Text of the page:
Those key moments of truth are where you’ll want to focus improvement efforts. What’s happening to break down the customer journey at those moments? What processes—both for the customer and behind the scenes—do you need to fix, update, or remove to simplify the journey and reduce customer effort and pain? You’ll have to prioritize based on what’s most important to your customers and, ultimately, to the business. You’ll also need to determine which among those priorities is most doable, i.e., assess ROI of pain points and their needed modifications.

Once you’ve agreed on the areas on which to focus improvement efforts, create a road map and make sure you have identified owners for each area. (You should have assigned owners during the mapping process; if not, do that now.) Who’s responsible for that particular touchpoint or interaction? At this point, you might need to map micro-journeys to delve deeper into the steps customers take to complete the task; better understanding leads to a more effective transformation. You’ll also likely create some process maps to get a better understanding of what’s supporting that experience from behind the scenes.

Last but not least, take action! Fix those things you’ve uncovered that are causing your customers pain and excessive effort.

Maps are actionable and an important tool in your customer experience transformation efforts. Once you start making improvements, be sure to update the maps so they always reflect the current state.

A few closing thoughts: As we know, improving the customer experience happens in baby steps. You’ll need to build your business case and show some quick wins. Maps can help with that. Pick a task and design the future state based on what customers have told you. Begin your redesign efforts with some of the low-hanging fruit, especially those things that have the greatest impact on both customers and the business. Be sure to establish metrics to track performance of the improvements. Keep updating your maps to reflect the current state, and continue to validate with customers as changes are made.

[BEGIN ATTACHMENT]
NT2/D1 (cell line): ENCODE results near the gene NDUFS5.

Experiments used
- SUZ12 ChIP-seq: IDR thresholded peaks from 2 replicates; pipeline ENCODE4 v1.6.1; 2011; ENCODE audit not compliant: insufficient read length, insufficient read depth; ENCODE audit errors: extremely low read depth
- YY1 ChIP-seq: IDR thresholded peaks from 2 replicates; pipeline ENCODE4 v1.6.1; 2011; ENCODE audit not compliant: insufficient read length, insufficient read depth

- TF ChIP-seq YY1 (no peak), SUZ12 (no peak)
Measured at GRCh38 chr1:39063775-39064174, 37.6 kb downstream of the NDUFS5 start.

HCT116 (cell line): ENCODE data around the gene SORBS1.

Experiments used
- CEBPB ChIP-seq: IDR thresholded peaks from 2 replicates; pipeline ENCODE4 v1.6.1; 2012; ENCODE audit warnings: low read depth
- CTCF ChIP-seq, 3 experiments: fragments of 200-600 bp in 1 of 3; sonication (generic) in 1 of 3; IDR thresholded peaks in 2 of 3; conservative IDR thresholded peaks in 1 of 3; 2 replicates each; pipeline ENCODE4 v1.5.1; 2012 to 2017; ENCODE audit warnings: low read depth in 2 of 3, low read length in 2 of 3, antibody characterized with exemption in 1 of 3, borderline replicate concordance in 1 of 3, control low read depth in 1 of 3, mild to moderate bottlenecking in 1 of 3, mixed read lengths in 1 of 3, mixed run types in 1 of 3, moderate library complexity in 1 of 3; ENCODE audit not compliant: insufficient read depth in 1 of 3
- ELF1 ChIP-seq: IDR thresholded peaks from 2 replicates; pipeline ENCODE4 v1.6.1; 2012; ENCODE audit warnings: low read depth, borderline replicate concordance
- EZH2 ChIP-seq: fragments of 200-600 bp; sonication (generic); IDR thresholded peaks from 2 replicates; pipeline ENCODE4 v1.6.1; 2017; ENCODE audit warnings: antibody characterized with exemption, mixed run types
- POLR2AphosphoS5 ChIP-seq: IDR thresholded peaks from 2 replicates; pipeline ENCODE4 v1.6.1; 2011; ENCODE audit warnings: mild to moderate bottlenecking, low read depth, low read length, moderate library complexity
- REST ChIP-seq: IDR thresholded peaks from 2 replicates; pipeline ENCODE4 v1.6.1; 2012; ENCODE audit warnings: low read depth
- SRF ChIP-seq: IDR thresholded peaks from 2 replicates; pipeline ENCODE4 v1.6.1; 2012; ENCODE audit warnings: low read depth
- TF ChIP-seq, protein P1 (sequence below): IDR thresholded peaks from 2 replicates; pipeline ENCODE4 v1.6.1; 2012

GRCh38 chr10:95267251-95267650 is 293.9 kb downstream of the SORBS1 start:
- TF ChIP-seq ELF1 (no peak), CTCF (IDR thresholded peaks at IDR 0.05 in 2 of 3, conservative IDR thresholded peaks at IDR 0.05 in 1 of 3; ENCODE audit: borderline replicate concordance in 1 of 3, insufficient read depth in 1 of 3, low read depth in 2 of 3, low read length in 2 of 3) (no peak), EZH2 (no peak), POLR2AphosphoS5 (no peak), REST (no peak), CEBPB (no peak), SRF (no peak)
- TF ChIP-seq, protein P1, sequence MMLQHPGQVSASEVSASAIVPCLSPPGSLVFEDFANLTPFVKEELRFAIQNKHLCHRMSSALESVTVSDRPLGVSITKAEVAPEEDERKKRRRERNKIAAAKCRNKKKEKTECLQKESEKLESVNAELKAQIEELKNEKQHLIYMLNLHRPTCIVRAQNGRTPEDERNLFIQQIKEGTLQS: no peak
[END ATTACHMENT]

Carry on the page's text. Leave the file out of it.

“The hardest thing of all is to find a black cat in a dark room, especially if there is no cat.”

First published July 7, 2015, on the CX Journey blog.


About The Author

Annette Franz’s picture

Annette Franz

Annette Franz, CCXP is founder and CEO of CX Journey Inc. She’s got 25 years of experience in both helping companies understand their employees and customers and identifying what drives retention, satisfaction, engagement, and the overall experience – so that, together, we can design a better experience for all constituents. She's an author (she wrote the book on customer understanding!), a speaker, and a customer experience thought leader and influencer. She serves as Vice Chairwoman on the Board of Directors of the Customer Experience Professionals Association (CXPA), is an official member of the Forbes Coaches Council, and is an Advisory Board member for CX@Rutgers.